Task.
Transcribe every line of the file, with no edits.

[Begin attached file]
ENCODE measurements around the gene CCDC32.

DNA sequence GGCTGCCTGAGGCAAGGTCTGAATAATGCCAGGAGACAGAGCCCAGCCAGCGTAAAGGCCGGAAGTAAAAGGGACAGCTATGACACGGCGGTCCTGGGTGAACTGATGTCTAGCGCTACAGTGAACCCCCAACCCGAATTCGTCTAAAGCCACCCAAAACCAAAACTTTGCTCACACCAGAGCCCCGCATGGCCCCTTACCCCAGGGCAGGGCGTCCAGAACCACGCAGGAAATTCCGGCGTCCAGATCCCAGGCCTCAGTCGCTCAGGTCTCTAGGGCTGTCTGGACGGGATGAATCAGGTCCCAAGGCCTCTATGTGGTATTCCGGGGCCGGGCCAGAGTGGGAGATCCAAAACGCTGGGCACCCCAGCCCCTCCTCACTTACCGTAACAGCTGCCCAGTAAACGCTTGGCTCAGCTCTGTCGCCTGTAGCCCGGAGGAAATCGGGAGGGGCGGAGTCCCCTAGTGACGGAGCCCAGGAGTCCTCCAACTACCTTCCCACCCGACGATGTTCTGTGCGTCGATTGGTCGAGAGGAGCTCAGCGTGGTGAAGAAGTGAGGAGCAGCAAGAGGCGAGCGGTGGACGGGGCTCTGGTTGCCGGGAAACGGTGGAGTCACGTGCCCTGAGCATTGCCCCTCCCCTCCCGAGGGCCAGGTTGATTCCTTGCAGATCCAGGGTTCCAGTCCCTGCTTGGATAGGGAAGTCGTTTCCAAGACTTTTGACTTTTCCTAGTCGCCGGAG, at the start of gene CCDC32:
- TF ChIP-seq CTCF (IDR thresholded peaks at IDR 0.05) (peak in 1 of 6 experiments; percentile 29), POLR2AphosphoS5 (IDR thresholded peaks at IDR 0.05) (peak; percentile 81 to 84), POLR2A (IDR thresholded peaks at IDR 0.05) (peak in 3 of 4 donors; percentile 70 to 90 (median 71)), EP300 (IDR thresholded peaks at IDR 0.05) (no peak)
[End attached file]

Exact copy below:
ENCODE measurements around the gene CCDC32.

DNA sequence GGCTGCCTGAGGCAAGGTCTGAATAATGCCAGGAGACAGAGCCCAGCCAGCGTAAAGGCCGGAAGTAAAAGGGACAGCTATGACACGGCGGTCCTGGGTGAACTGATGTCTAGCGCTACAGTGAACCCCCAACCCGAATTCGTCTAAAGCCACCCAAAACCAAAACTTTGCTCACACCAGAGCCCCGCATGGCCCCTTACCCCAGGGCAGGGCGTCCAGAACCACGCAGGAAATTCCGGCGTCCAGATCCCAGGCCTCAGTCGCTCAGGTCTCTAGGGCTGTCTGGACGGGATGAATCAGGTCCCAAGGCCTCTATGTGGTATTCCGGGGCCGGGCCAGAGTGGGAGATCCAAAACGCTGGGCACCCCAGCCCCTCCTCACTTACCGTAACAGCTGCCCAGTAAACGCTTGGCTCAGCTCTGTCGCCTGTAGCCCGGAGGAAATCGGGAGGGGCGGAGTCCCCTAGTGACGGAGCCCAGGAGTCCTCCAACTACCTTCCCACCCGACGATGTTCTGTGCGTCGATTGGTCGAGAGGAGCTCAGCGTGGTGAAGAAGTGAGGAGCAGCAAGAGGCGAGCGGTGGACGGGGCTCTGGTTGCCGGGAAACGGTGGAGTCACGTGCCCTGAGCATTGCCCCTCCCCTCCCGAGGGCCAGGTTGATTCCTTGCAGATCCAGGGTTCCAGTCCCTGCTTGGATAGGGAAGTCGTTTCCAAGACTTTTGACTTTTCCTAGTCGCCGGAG, at the start of gene CCDC32:
- TF ChIP-seq CTCF (IDR thresholded peaks at IDR 0.05) (peak in 1 of 6 experiments; percentile 29), POLR2AphosphoS5 (IDR thresholded peaks at IDR 0.05) (peak; percentile 81 to 84), POLR2A (IDR thresholded peaks at IDR 0.05) (peak in 3 of 4 donors; percentile 70 to 90 (median 71)), EP300 (IDR thresholded peaks at IDR 0.05) (no peak)